It took half an hour to get everyone settled down. When Senga managed to get Candavish and Erramun to stop sizing each other up, got Allayne to stop fussing over the staff’s uniforms, which, it appeared, had a fashion of their own, got Ezer to stop whining and acting like his head was going to explode, and got Chitter to stop looking for trap doors from which the staff could have arrived – all of this while trying to ignore her own pounding heart and the confused twist in her chest – she sat down with a thump in the Casual Lounge.
“I… Okay. Candavish, Mrs. Johnson and Mrs. Collier, please come sit with us. Could, ah, someone get me some coffee? Coffee, everyone?”
Her crew were looking at her like she’d grown a second head. “Okay, Allayne will have black tea with a hint of mint, if we have it. Ezer drinks his coffee with enough cream and sugar to bring it to beige caramel. I drink mine black with one ice cube. Chitter likes soda; if you don’t have that, she’ll have water. Erramun?”
He looked surprised she was asking his opinion. “Black tea,” he managed.
“Black tea. Thank you.”
One of the younger maids – younger than her! – scurried off.
“Okay. So, we have some catching up to do I believe. I have a few questions, but the first of those is – have you been here the whole time?”
Candavish looked slightly abashed. “Yes and no, yes and no. There’s been a few times when I would wander off. There were, you see, instructions in your parents’ wills, Miss Senga, or should I say, ah, sa’…?”
“I’m still Miss Senga, thank you. But the Name is Sparrow on the Mountain of War.”
“Indeed.” His eyebrow quirked, this time in amusement. “Your Mentor had a sense of humor.”
“I’ve always thought so,” she agreed. “So. Yes and no?”
“As I said. There were things your parents wanted done in the event of their deaths. Many of them took me away from the manor, and some took me out of the country for quite some time. I had agents observing your foster-placement, of course, but there were strict instructions that you were to be left well out of the family business until you were an adult. And now-“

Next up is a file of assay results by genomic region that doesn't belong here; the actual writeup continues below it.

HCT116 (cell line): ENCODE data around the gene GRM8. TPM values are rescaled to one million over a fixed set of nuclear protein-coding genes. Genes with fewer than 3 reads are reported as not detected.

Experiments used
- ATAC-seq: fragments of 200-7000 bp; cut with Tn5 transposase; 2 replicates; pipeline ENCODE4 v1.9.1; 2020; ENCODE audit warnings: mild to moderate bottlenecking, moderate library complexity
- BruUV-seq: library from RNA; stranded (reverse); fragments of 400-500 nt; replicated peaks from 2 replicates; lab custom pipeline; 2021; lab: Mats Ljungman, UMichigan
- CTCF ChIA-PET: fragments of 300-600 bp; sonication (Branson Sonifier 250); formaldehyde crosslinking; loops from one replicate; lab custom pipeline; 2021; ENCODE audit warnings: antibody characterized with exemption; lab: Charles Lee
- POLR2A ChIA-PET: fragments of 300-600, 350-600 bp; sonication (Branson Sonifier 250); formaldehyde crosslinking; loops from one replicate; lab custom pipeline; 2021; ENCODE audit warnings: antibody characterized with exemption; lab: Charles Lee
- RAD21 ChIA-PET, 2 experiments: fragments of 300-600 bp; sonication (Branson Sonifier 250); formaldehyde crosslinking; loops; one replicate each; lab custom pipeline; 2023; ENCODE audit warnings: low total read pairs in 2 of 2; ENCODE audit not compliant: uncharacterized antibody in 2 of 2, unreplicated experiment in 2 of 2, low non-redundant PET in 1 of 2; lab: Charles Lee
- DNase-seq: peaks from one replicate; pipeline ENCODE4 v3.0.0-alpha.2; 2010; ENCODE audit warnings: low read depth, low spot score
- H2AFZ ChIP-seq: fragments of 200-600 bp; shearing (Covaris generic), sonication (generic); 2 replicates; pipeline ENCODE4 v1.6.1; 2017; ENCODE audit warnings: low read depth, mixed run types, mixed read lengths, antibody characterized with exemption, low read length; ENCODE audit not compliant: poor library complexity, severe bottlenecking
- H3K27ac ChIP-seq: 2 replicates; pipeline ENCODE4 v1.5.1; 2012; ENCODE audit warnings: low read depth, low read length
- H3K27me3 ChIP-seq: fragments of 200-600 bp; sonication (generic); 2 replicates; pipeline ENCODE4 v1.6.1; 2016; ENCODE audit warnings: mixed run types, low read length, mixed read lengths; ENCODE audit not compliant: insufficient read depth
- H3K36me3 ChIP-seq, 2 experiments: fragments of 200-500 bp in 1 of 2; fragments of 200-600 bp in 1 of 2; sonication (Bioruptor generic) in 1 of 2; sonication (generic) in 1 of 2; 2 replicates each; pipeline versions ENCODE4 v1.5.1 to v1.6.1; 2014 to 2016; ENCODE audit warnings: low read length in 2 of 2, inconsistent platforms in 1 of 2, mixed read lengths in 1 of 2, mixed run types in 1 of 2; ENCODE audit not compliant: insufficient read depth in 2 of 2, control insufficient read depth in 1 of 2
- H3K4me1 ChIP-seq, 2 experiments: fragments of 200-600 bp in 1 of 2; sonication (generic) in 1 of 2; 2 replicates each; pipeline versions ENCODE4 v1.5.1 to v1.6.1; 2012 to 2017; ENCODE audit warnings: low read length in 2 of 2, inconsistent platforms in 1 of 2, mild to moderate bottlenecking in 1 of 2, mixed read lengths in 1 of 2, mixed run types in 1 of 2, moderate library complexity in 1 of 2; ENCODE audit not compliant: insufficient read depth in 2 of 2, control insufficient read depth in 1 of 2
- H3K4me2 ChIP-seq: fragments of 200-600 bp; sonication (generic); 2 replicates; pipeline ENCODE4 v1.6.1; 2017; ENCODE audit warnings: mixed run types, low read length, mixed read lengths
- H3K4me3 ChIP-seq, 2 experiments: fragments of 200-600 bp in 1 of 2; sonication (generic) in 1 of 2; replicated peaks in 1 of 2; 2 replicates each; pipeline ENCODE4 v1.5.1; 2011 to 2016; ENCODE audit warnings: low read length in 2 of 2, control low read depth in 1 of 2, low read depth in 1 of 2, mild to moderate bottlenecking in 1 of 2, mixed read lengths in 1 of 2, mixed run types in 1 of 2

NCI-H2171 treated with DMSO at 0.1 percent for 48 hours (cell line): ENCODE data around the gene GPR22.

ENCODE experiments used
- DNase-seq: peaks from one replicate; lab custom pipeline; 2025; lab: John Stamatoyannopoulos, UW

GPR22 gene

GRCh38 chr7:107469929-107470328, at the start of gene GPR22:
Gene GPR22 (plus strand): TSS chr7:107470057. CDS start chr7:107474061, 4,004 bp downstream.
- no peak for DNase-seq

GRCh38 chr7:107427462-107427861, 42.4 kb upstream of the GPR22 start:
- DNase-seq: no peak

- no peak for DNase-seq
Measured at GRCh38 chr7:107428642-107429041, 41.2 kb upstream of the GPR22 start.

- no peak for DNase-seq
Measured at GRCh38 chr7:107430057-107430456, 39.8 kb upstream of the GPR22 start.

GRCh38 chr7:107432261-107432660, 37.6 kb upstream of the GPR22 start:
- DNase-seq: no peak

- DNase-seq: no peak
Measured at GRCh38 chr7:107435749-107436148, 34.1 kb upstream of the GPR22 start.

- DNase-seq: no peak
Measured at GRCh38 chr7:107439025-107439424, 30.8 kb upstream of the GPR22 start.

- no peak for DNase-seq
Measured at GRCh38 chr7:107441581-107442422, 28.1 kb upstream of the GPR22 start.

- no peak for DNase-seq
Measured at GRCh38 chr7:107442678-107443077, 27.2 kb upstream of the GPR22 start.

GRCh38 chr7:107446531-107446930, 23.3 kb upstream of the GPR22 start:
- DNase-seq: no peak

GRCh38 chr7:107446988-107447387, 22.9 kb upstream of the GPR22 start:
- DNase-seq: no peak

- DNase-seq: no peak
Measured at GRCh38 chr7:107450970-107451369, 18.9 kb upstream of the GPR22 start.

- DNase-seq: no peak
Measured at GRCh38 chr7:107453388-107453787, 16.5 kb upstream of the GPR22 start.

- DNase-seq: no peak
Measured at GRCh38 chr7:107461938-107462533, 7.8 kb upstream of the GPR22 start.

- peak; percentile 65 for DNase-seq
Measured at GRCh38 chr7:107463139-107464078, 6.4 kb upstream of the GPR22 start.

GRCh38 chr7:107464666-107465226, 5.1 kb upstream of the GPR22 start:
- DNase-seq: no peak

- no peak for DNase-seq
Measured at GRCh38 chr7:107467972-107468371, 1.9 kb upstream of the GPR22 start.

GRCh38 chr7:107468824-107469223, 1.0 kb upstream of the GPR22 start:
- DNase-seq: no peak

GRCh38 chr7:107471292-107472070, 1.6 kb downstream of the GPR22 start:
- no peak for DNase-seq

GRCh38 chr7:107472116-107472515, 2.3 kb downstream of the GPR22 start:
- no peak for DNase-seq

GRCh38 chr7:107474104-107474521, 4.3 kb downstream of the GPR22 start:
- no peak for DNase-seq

“And now.” Senga put her thoughts together. “Great-Aunt Mirabella is dead. We’ve both seen the body and confirmed that it was both her and definitely dead.” She gestured at Erramun. “Someone set my team up for something that was supposed to be a simple mission and was a turkey shoot, with us as the turkeys. There’s also the problem of Great-Aunt Mirabella’s more immediate family, who seem to think that I am not due my inheritances and that somehow this house – this home – belongs to them. On top of that, well, there’s what – and who – she left me.”
“Ah.” Candavish cleared his throat. “Does that happen to be why Erramun Death-Comes-Silently is marked with a tattoo that looks suspiciously like a collar?”
“That’s a lot of it. Yeah. She decided that we needed to be bullied into this. And, being herself, obviously she had no problem doing the bullying, even dead.” Senga wrinkled her nose, not feeling remotely bad about speaking ill of those who had passed.
“I do remember that about Mirabella. I remember quite a few things about her, including her penchant for traps, poison, and tricks.”
“It was definitely a trap.” Erramun’s answer was dry. “The thing is, for whom?”
“That,” Candavish informed Erramun, “is exactly what I want to know. Now, you look trapped, but I’ve heard of you, Mr. Death, even if we haven’t met before. Miss Senga’s father definitely knew of you. And that is not a point in your favor, I can tell you that.”
“I don’t think he’s a trap for me,” Senga murmured quietly, “and before you give me that look, I am not my aunt. While I find his well-chiseled abs to be very pleasant, they’re not going to distract me such that I miss things like him trying to stab me – which he hasn’t!”
Candavish raised both of his eyebrows. “You were quite young at that point.”
“I remember people talking about it. I don’t think-” Senga’s voice faltered and she let herself lean against Erramun. “…I don’t think she stopped talking about it until she died. Mom. Mom talked about it endlessly.” She scrubbed at her eyes with her sleeve. “Shit. Shit, it’s been years.”
Erramun’s arm slipped around her shoulders, pulling her a little closer to him gently. “And now you are back where it happened, back where you haven’t been since then.” She felt rather than saw his head go up, presumably looking at Candavish. “But others have been. Others have been living here all along?”
“Well,” the butler answered dryly, “It is our home. It has always been our home, just as it has been the family residence of Miss Senga and her family. And someone had to keep all the traps oiled, the monsters fed, and so on, didn’t they?”
“…Monsters?” Chitter whimpered.